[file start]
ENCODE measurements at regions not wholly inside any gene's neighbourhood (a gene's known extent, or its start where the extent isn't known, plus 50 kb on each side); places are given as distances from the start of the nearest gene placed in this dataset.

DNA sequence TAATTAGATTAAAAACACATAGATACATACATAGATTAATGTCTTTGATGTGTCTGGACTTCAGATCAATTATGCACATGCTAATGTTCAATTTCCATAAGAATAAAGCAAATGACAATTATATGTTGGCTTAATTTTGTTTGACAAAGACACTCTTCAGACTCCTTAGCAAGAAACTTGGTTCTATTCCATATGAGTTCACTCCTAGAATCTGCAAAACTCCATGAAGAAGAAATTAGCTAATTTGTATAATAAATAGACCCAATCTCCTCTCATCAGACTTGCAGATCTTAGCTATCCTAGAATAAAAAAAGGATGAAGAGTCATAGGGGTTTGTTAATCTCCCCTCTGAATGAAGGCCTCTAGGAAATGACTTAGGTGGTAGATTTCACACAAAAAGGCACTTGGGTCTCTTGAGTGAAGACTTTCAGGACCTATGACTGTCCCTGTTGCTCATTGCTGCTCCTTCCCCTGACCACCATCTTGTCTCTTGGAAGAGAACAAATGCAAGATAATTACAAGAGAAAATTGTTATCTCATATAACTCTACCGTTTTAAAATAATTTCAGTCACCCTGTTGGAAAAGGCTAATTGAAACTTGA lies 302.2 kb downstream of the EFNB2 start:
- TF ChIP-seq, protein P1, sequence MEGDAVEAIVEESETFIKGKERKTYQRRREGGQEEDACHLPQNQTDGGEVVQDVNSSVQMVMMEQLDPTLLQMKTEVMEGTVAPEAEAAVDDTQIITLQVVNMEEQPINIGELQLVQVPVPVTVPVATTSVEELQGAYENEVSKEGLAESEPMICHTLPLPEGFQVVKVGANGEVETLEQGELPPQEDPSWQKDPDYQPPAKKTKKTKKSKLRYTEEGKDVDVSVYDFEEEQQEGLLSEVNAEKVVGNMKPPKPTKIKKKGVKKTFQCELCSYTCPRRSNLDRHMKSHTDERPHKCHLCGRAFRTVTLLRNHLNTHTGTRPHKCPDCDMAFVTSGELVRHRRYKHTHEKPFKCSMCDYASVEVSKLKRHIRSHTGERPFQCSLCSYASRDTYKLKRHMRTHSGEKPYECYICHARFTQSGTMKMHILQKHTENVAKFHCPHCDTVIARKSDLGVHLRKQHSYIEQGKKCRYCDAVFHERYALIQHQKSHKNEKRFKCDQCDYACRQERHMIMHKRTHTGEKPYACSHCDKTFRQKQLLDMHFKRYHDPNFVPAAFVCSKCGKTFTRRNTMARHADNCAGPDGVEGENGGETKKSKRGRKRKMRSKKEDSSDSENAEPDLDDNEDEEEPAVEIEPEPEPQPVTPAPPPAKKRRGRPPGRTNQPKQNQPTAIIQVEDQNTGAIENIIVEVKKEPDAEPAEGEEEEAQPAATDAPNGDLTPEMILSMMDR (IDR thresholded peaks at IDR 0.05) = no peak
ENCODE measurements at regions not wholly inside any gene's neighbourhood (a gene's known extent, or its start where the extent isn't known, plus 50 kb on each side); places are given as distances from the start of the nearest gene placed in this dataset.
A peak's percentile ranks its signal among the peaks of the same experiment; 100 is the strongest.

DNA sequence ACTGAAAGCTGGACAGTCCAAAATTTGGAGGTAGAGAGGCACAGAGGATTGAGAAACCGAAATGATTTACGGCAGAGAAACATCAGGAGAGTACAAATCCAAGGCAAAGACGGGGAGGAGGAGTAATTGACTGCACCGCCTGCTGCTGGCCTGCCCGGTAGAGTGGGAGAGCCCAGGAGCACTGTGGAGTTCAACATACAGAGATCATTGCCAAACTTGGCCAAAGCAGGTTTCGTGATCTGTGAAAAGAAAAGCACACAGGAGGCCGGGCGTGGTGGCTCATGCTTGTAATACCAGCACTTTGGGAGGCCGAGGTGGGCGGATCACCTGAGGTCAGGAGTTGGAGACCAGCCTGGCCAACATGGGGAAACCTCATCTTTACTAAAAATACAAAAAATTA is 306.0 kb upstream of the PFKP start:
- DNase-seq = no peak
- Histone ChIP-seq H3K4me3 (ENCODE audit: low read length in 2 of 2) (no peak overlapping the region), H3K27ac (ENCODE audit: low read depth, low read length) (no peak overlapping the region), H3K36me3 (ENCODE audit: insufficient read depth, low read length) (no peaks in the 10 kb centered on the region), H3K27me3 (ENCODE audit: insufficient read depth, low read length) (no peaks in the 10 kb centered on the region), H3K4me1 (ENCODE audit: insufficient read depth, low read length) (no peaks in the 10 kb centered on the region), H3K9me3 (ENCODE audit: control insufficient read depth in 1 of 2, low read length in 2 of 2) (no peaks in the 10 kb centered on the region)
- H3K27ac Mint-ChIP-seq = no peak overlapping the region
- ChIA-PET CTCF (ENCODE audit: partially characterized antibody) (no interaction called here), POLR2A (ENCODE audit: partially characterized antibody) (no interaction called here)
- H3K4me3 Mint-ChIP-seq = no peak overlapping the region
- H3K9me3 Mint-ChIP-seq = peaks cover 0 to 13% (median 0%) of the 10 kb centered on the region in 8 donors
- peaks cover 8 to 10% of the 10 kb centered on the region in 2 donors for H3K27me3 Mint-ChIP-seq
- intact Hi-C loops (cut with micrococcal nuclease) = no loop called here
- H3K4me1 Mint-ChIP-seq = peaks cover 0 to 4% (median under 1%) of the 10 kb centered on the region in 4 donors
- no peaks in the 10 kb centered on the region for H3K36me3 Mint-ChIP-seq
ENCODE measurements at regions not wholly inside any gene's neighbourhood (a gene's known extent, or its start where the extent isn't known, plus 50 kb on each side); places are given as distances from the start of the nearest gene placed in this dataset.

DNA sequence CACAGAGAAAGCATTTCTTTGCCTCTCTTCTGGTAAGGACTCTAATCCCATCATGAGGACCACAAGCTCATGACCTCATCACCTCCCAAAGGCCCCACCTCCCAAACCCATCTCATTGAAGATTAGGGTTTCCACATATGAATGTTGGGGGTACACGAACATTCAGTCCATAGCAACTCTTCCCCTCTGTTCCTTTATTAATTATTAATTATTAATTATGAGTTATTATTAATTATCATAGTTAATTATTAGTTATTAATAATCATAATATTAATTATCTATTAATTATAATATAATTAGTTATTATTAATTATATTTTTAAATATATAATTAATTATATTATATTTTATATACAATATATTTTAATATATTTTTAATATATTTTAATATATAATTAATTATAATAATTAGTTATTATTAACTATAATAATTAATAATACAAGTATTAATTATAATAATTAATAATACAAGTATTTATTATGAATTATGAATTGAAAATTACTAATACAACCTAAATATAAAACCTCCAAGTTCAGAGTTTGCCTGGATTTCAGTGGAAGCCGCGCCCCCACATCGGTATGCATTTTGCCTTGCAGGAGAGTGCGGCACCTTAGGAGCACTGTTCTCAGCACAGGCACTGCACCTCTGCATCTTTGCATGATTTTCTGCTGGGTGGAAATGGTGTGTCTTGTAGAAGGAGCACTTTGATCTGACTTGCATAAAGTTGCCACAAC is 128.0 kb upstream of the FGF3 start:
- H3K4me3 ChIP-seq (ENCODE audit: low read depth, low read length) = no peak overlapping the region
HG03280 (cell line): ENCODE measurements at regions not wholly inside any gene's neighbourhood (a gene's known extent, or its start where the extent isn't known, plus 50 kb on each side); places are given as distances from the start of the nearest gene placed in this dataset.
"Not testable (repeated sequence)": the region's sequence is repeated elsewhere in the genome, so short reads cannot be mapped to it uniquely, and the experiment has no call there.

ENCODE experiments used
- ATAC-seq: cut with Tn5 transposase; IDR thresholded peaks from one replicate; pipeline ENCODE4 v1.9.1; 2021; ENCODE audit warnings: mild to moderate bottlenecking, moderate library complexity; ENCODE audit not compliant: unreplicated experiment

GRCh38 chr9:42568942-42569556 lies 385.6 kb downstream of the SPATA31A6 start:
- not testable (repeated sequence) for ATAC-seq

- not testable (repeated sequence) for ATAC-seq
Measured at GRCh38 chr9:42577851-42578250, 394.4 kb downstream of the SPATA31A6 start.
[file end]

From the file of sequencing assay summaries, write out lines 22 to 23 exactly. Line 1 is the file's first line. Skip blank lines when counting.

ENCODE experiments used
- ATAC-seq: cut with Tn5 transposase; IDR thresholded peaks from one replicate; pipeline ENCODE4 v1.9.1; 2021; ENCODE audit warnings: mild to moderate bottlenecking, moderate library complexity; ENCODE audit not compliant: unreplicated experiment